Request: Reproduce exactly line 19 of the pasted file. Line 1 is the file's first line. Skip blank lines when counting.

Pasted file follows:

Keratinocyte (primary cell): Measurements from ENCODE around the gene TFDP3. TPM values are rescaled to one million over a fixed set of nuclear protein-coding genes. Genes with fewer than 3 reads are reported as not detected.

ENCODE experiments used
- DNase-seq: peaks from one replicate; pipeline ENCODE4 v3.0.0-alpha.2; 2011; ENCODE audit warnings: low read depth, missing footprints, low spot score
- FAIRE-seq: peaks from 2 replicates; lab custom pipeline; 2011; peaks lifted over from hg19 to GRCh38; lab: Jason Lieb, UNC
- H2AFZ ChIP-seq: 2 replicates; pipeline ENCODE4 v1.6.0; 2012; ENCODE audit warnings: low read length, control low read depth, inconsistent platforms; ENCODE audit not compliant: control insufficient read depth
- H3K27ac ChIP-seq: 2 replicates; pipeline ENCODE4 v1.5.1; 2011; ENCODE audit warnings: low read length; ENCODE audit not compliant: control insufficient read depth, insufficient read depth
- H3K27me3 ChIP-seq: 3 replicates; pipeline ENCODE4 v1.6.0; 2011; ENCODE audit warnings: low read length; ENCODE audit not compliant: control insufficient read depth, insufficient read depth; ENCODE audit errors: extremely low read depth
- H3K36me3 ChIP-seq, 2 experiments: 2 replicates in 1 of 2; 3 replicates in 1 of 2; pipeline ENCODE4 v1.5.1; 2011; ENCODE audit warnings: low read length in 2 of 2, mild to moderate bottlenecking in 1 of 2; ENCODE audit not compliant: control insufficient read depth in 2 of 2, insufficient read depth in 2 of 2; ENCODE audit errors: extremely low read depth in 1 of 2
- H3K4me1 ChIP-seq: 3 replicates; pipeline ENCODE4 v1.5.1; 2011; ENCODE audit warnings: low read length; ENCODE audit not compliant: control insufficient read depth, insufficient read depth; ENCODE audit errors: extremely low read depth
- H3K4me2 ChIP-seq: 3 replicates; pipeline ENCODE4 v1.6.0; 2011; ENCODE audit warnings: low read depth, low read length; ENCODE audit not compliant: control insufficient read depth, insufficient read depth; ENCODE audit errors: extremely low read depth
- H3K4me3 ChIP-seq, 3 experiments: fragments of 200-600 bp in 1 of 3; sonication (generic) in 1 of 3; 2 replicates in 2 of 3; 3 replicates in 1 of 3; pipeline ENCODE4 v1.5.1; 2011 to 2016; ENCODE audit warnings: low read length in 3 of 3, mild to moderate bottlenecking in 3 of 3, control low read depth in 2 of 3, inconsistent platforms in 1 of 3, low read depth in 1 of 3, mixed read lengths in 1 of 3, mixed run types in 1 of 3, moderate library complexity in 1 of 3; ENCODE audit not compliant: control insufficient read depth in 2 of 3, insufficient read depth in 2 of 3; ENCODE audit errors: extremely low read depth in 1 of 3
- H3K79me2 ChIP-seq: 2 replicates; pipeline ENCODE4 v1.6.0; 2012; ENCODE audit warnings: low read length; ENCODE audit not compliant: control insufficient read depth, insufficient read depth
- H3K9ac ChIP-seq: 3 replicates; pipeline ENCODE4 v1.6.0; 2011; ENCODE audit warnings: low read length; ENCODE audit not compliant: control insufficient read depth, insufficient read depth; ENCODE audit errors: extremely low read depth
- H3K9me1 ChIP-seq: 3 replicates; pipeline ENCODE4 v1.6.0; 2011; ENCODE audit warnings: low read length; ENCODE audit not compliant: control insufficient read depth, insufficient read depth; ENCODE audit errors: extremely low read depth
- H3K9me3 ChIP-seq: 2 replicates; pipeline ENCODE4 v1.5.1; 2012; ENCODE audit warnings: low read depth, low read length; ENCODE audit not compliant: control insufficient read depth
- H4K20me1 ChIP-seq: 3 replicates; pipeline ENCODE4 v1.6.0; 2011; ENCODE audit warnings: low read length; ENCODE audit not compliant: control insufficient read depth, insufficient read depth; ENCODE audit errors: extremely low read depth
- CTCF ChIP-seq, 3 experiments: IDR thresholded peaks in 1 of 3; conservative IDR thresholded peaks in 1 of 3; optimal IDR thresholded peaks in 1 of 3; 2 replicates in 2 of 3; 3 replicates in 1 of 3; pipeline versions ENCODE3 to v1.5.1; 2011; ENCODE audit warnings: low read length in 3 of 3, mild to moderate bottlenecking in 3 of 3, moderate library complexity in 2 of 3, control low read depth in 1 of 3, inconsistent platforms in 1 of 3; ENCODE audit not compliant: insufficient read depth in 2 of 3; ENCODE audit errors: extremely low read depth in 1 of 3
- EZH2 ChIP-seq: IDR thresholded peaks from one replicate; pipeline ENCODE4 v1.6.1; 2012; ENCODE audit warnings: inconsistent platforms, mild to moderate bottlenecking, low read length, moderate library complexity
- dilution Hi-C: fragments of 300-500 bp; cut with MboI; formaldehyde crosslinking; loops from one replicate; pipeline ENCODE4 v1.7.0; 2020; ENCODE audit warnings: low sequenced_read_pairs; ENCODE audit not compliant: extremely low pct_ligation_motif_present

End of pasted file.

- dilution Hi-C: fragments of 300-500 bp; cut with MboI; formaldehyde crosslinking; loops from one replicate; pipeline ENCODE4 v1.7.0; 2020; ENCODE audit warnings: low sequenced_read_pairs; ENCODE audit not compliant: extremely low pct_ligation_motif_present